Implicit subject renaming (subject without block) #767

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avit opened this Issue Jan 4, 2013 · 6 comments

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avit commented Jan 4, 2013

I think this is a minor regression since it was previously supported for renaming the implicit subject:

describe Filter do
  subject :filter

  it "is an instance of Filter" do
    filter.should be_a Filter
  end
end

As of 2.12.2 it breaks with "no block supplied". Should this continue to be supported?

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myronmarston commented Jan 4, 2013

This is the first time I've ever seen anyone try that! @dchelimsky may know more, but I believe that that was never intended to work (and in fact, I'm surprised that it ever did)--if anything, it was an accident of the implementation, and not intended behavior. I wouldn't consider it a regression since it was never documented that you could call subject on your example group with a name but not a block.

I'd also say that subject was designed for one simple purpose: to enable one-liners like:

describe User do
  it { validates_presence_of :email }
end

In your example, I don't think subject :filter is any more clear than let(:filter) { Filter.new }.

Owner

dchelimsky commented Jan 4, 2013

I don't remember this being supported, but the git log can be the ultimate arbiter: if there is a spec for it somewhere, then it was supported and should continue to be - otherwise it just worked by accident.

@avit you could also use the recently added named subject if you want subject and filter to return the same object:

describe Filter do
  subject(:filter) { Filter.new }
  # ...
end
Contributor

avit commented Jan 4, 2013

Yes, named subject is the behaviour I originally had, like subject(:filter) { described_class.new }

The only point was for renaming to use a descriptive name instead of "subject". The block shouldn't be necessary: I would expect it to do what subject already does implicitly when it hasn't been explicitly defined.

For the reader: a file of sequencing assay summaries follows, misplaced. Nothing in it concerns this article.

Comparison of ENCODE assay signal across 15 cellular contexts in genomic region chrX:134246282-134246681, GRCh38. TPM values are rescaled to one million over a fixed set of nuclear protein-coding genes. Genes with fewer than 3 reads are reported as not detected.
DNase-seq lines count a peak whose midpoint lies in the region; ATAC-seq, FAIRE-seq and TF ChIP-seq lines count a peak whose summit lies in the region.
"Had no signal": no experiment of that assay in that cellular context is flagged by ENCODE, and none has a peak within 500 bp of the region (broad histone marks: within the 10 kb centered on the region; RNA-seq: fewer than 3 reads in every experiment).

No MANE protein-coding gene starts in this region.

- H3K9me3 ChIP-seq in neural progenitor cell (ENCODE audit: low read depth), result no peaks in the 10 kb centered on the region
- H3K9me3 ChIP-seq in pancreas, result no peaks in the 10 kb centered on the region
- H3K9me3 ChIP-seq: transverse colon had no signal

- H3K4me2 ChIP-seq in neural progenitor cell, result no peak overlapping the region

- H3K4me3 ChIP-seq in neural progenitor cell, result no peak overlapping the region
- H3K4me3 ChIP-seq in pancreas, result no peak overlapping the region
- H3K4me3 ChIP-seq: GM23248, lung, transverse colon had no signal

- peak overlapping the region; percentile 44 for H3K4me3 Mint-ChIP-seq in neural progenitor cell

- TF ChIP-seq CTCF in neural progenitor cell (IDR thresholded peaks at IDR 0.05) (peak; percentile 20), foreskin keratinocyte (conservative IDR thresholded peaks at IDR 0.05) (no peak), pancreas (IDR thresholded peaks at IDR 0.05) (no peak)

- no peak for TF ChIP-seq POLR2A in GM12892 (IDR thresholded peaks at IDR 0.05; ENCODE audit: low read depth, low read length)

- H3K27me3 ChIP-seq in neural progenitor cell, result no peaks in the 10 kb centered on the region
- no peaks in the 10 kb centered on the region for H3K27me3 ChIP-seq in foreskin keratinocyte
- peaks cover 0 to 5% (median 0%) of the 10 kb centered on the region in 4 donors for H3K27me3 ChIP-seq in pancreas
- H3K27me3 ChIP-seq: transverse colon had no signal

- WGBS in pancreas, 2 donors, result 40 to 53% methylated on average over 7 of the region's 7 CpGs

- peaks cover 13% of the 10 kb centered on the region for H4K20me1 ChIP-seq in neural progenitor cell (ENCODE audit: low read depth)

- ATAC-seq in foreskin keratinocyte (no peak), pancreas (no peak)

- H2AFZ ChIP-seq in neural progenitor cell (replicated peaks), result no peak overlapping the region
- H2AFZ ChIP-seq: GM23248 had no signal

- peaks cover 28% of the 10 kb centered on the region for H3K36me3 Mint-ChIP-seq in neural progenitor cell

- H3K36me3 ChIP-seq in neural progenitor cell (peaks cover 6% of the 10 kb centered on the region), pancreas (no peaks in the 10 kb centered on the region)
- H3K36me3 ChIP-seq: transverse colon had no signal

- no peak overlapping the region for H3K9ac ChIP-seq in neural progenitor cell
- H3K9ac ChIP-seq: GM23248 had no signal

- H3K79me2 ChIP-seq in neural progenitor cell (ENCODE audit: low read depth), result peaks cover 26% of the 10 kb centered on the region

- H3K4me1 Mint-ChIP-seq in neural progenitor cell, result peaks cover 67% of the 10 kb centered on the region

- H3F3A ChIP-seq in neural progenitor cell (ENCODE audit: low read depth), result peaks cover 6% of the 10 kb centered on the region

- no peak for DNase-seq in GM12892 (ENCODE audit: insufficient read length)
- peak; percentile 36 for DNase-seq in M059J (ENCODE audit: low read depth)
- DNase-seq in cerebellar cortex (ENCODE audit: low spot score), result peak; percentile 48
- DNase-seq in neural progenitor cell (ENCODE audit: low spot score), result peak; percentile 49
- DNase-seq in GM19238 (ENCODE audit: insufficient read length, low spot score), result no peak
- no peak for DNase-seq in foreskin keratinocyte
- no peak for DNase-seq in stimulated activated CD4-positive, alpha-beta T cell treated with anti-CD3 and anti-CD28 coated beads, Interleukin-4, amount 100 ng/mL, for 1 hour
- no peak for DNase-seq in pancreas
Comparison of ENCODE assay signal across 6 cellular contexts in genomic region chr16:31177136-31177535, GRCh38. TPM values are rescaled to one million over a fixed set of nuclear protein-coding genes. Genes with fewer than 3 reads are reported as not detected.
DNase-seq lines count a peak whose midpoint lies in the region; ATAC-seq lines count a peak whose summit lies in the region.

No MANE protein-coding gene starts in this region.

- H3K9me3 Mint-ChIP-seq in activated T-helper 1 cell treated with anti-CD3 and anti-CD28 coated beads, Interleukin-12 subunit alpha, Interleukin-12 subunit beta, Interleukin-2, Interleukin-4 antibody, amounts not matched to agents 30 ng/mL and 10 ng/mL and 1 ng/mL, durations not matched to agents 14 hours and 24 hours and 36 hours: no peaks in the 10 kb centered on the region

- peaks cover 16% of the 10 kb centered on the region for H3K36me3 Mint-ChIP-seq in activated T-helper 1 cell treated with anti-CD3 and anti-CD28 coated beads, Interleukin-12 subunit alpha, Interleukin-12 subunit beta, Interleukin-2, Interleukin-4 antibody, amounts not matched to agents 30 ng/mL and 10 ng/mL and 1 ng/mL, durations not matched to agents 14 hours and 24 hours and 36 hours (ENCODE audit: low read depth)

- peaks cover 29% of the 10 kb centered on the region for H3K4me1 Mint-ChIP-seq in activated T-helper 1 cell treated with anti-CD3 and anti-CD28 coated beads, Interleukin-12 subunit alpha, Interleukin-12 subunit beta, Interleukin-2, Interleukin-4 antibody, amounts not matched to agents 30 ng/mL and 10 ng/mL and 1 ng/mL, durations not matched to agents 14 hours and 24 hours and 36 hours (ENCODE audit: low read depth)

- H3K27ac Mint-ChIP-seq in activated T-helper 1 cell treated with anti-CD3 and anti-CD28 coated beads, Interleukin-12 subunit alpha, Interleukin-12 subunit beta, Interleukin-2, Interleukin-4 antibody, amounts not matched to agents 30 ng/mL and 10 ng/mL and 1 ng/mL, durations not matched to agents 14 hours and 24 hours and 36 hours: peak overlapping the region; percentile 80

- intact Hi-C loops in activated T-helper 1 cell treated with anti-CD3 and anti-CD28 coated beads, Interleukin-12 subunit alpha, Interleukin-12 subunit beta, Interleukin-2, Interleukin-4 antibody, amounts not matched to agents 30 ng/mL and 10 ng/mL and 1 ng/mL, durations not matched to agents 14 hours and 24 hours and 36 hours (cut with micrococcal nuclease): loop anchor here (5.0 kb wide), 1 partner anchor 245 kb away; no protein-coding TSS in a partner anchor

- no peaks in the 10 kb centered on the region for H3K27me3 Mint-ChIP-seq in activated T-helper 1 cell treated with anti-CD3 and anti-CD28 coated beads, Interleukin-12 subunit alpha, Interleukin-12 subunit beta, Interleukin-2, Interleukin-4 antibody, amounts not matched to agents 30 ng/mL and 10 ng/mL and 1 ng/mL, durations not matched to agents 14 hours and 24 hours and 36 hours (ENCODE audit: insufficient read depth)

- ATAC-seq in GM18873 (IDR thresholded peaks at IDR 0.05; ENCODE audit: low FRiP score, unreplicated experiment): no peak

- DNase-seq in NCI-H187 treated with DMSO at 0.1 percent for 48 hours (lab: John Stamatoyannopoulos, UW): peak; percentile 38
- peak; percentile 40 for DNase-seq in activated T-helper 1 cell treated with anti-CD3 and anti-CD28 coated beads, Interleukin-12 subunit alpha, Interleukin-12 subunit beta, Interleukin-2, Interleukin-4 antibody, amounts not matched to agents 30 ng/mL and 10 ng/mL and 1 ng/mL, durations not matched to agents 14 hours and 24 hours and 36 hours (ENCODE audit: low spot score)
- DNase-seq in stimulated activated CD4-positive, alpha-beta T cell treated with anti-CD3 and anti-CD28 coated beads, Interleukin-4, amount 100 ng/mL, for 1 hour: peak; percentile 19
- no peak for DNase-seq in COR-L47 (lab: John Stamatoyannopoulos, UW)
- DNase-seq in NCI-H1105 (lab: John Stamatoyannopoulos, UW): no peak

Owner

dchelimsky commented Jan 4, 2013

I would expect it to do what subject already does implicitly when it hasn't been explicitly defined.

That behavior, implicitly using an instance of the described class, is at the instance level (i.e. when you reference subject in an example). At the class level (when you declare a subject), I don't think what you're describing was never intended to work.

Owner

myronmarston commented Jan 4, 2013

I don't remember this being supported, but the git log can be the ultimate arbiter: if there is a spec for it somewhere, then it was supported and should continue to be - otherwise it just worked by accident.

Looking through the logs, here's what I found:

  • In 2e20683#L1R183, @dchelimsky added support for named subjects. At this point, @avit's subject :filter thing worked, but I don't believe it was intentional. It only worked because the existing subject logic had a guard for the case that no block was passed, although, for the life of me, I can't figure out why you'd want want this...it allowed you to use subject (with no args or block) in an example group and have it return the proc that would be run to get the subject when subject is later used in an example.
  • In c83eaf9, a bug was fixed with named subjects, and it unintentionally broke what subject :filter because it delegates to let(name, &block) and let does not work without a block.

There's no spec for this behavior anywhere in the history, and I'm not inclined to add it--we already have many ways to do what @avit is trying to do:

describe Filter do
  alias filter subject
  alias_method :filter, :subject
  let(:filter) { subject }
  let(:filter) { described_class.new }
  let(:filter) { Filter.new }
end

subject :filter seems like a confusing way to alias the implicit subject to a new name, particularly given the fact that there are already so may ways to achieve this (including plane-old-ruby constructs like alias).

I'm going to close this, but feel free to continue the conversation :).

Contributor

avit commented Jan 4, 2013

Thanks! I was mostly wondering if this was intended or not, and I agree that alias (or similar) is much clearer anyway.

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